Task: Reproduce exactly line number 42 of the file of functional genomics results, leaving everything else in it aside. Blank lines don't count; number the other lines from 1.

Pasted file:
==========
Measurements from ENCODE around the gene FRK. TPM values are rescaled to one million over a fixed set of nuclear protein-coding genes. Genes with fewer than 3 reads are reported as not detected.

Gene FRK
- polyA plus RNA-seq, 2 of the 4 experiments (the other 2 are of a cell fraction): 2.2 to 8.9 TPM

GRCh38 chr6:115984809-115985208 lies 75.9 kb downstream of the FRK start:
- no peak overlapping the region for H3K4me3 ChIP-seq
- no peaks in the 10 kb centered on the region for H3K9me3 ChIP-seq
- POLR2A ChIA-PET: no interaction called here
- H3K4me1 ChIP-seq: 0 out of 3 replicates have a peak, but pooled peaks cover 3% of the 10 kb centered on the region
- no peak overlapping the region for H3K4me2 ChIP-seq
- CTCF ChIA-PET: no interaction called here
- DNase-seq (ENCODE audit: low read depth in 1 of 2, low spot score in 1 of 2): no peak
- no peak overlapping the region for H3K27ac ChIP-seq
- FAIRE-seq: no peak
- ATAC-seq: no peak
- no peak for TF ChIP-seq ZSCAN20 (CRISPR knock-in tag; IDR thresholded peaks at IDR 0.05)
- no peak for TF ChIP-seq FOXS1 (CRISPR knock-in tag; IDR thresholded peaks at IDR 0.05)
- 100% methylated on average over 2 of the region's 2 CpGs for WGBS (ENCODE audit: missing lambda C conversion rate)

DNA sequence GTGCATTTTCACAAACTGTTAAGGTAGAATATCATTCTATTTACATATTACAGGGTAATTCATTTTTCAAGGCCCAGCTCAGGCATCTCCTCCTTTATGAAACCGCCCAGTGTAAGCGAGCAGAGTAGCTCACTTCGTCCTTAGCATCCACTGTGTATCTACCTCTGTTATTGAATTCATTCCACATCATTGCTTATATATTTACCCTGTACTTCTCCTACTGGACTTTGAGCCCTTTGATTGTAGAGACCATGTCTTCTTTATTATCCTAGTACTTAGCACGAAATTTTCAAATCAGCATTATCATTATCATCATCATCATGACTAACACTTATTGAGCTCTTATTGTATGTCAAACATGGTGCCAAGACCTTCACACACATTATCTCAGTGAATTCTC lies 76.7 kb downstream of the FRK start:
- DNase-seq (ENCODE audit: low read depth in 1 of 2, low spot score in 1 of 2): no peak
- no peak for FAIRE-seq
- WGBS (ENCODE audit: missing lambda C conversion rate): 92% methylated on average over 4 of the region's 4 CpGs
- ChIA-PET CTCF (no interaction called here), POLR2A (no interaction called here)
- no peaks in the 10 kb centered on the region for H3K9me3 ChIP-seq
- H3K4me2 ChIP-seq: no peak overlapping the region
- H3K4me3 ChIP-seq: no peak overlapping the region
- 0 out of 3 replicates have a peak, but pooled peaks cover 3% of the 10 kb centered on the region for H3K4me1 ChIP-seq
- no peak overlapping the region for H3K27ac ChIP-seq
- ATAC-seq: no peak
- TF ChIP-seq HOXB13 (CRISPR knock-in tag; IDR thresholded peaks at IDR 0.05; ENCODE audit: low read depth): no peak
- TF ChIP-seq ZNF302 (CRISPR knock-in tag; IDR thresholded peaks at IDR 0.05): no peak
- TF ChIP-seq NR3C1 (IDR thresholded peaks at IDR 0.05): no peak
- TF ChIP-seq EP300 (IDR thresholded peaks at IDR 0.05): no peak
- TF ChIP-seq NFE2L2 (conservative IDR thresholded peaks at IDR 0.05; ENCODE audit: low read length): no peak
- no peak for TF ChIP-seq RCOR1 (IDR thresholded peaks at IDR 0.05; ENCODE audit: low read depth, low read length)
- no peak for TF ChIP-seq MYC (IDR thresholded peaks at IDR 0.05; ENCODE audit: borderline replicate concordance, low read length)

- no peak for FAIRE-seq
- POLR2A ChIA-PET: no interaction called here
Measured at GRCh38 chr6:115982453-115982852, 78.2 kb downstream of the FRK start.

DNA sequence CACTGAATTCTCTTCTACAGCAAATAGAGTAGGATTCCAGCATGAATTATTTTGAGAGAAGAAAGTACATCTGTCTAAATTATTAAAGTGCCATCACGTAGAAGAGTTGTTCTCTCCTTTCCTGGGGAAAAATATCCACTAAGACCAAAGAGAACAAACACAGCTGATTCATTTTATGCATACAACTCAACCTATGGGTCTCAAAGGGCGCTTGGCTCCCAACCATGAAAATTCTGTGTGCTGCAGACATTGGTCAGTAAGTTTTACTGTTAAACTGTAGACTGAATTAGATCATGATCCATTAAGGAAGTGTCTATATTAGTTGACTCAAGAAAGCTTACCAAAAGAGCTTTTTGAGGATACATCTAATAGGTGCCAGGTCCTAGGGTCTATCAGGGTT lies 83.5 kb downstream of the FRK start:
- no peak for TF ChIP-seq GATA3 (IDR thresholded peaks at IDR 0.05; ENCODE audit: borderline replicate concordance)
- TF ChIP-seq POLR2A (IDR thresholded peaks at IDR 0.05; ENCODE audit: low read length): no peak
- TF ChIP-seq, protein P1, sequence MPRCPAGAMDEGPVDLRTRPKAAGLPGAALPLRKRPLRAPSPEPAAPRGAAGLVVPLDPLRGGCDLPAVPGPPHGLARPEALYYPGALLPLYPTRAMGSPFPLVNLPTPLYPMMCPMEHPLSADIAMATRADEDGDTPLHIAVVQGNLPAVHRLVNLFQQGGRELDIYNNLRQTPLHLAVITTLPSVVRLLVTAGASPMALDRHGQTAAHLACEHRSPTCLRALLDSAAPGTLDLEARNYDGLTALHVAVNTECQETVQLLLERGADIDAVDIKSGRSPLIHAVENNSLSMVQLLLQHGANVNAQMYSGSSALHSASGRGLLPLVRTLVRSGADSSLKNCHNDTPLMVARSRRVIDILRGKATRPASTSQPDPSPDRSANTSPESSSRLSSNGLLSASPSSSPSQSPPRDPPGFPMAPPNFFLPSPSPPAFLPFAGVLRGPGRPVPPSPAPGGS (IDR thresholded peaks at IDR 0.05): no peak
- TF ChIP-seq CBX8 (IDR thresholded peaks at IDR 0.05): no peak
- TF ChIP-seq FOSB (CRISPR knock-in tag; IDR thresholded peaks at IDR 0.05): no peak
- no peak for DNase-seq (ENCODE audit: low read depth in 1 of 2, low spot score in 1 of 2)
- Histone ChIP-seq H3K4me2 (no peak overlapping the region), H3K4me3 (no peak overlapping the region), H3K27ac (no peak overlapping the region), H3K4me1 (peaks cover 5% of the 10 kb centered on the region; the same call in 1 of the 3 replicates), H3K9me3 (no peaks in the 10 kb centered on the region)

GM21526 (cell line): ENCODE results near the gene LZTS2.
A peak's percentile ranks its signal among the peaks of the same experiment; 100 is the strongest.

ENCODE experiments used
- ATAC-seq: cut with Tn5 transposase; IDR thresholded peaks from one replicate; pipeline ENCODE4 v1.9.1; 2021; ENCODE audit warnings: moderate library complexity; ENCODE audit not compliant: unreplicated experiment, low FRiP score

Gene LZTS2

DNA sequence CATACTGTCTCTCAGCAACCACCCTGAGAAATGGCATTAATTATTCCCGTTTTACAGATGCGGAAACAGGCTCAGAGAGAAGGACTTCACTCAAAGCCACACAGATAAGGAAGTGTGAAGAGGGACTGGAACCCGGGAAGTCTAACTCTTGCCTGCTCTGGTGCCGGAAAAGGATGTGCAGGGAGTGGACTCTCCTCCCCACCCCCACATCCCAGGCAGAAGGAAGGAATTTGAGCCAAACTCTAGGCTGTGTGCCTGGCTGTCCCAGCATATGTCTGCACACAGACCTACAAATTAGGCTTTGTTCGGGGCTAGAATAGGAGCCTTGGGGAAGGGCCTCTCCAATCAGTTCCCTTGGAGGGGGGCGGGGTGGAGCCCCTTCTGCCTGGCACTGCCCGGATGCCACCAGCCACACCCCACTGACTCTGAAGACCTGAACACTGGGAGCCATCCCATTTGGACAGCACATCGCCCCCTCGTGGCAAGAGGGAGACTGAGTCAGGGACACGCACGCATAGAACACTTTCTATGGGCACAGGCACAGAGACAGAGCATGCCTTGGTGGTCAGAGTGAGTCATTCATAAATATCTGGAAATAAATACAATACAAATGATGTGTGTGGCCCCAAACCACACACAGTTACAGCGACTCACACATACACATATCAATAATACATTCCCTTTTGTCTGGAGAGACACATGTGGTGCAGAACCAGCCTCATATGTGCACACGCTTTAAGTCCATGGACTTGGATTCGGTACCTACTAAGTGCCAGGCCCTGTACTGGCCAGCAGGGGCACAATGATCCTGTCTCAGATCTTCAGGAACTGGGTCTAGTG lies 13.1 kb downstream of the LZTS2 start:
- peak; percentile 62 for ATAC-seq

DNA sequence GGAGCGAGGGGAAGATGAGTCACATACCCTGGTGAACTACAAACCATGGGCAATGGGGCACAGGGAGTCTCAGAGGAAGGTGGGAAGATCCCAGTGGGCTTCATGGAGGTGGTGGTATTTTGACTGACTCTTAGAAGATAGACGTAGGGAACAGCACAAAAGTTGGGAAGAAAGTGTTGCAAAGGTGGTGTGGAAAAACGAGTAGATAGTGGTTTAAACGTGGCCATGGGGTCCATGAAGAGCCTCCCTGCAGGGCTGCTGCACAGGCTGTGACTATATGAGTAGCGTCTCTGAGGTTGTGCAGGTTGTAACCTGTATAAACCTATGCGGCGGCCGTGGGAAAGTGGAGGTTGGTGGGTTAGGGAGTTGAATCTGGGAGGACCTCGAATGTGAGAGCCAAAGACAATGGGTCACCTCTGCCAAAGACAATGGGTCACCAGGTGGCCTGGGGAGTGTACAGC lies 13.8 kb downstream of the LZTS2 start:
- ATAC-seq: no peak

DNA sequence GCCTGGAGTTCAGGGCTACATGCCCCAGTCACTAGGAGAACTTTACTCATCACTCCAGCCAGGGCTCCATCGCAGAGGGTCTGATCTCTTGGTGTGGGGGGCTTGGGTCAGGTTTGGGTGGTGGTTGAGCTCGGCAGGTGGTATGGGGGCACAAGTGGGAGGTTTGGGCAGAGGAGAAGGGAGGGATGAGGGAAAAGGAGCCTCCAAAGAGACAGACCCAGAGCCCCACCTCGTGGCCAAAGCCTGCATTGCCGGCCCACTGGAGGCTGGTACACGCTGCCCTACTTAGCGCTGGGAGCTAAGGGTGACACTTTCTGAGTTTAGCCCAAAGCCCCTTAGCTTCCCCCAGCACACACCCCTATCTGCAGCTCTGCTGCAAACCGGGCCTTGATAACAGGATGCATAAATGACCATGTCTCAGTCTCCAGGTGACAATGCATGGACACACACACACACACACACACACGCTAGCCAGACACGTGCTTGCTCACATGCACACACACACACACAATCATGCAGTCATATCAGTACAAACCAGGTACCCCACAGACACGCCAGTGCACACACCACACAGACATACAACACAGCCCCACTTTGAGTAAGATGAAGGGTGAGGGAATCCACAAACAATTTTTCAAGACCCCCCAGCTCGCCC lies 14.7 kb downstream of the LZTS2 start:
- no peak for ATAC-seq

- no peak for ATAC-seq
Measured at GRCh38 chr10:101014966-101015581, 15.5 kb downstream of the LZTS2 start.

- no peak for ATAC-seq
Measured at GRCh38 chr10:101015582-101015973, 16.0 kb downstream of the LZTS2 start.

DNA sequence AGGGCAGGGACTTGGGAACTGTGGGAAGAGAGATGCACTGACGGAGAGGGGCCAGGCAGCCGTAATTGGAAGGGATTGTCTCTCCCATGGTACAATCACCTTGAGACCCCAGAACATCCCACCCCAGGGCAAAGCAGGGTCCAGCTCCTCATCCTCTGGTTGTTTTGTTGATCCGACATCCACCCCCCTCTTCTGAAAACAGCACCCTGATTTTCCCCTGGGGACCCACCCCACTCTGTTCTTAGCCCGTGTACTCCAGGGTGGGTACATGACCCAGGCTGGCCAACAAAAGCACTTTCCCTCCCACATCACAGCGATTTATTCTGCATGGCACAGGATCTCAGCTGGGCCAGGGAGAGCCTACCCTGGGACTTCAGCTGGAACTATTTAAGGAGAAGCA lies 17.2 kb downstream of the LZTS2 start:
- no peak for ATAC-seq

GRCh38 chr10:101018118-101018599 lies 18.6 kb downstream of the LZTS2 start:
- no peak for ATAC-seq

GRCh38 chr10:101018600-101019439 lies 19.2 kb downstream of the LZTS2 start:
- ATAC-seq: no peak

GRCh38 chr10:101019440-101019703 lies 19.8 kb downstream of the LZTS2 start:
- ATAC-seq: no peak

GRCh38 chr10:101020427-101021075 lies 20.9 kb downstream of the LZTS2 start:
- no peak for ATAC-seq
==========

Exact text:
- TF ChIP-seq, protein P1, sequence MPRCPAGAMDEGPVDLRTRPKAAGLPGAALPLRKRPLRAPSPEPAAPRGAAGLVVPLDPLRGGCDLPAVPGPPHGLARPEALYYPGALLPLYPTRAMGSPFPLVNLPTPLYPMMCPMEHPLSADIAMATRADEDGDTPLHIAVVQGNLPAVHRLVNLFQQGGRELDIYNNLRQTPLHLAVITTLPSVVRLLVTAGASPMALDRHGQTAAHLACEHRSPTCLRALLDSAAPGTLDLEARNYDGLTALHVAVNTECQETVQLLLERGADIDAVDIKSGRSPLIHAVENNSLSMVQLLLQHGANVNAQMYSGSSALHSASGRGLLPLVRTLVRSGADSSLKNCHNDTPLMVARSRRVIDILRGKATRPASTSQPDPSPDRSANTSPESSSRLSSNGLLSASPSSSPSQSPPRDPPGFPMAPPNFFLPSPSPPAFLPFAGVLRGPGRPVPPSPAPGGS (IDR thresholded peaks at IDR 0.05): no peak